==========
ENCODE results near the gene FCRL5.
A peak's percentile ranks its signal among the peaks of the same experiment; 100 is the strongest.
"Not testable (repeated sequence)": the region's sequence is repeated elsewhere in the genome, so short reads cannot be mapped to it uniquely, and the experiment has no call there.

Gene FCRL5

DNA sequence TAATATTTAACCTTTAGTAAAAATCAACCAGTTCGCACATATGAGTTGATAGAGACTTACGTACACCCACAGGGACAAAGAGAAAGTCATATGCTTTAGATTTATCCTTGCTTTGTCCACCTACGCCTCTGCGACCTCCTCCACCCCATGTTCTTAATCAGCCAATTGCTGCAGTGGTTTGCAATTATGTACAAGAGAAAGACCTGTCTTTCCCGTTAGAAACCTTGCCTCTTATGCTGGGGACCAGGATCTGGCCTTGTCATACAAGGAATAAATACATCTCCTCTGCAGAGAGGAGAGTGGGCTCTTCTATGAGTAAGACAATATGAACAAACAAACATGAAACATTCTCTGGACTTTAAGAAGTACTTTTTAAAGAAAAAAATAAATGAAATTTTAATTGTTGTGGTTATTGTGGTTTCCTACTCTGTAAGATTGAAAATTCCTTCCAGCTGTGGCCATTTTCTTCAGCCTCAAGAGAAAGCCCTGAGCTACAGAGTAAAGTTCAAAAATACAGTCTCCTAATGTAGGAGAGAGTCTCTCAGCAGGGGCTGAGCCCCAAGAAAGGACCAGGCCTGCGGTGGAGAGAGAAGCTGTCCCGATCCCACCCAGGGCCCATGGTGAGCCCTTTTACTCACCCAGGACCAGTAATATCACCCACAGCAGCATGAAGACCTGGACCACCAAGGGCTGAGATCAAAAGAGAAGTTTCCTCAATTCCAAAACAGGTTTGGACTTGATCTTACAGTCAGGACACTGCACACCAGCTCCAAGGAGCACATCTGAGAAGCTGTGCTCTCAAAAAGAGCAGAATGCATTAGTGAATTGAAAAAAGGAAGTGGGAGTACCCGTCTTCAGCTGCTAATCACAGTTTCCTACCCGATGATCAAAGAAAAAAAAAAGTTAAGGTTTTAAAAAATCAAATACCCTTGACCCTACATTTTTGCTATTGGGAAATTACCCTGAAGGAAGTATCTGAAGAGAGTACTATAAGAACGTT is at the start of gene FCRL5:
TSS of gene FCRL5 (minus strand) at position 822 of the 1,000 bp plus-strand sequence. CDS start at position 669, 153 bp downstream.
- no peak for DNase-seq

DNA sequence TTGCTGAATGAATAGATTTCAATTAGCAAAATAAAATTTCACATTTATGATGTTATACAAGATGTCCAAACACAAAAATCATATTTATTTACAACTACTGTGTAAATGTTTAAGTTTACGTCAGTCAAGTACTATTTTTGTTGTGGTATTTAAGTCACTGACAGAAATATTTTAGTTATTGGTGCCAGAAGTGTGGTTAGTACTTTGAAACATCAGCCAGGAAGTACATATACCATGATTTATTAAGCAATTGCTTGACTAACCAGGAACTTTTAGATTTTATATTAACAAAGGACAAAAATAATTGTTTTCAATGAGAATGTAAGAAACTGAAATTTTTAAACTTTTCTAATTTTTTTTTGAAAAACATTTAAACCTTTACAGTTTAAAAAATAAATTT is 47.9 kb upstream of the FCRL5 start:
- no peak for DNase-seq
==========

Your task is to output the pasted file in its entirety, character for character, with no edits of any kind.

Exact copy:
ENCODE results near the gene FCRL5.
A peak's percentile ranks its signal among the peaks of the same experiment; 100 is the strongest.
"Not testable (repeated sequence)": the region's sequence is repeated elsewhere in the genome, so short reads cannot be mapped to it uniquely, and the experiment has no call there.

Gene FCRL5

DNA sequence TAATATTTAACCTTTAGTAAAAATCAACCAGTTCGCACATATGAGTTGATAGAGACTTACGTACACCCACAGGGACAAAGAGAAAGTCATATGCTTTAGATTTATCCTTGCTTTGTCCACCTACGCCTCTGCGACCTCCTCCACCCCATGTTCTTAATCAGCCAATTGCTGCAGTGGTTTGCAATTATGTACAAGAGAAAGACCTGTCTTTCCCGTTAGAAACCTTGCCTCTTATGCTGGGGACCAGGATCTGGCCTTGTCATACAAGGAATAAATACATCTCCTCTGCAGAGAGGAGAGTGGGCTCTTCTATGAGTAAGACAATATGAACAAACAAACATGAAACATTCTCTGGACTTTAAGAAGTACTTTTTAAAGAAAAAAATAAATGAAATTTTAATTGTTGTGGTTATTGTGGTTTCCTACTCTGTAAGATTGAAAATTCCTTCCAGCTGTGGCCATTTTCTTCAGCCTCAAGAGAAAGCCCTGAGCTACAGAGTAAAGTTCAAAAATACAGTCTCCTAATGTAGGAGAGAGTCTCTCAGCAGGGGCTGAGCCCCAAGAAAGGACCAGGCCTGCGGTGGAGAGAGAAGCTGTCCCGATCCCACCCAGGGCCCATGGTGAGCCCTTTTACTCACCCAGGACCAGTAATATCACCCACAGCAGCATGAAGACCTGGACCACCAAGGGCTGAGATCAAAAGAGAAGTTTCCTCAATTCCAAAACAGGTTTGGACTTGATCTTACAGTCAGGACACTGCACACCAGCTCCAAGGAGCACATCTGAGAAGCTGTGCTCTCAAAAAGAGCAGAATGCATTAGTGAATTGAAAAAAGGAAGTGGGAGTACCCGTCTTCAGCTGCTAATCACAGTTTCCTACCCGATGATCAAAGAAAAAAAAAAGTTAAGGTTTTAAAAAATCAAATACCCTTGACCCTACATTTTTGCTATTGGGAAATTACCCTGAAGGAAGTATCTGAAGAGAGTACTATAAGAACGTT is at the start of gene FCRL5:
TSS of gene FCRL5 (minus strand) at position 822 of the 1,000 bp plus-strand sequence. CDS start at position 669, 153 bp downstream.
- no peak for DNase-seq

DNA sequence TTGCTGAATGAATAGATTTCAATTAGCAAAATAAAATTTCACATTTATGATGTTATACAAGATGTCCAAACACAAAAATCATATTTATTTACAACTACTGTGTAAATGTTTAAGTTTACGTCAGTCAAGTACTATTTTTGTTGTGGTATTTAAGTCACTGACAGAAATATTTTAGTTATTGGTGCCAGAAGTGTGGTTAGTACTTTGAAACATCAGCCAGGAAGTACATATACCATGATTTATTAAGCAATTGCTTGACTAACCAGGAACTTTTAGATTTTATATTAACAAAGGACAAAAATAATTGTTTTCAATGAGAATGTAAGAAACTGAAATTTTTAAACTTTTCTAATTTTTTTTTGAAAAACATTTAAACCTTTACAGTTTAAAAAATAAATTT is 47.9 kb upstream of the FCRL5 start:
- no peak for DNase-seq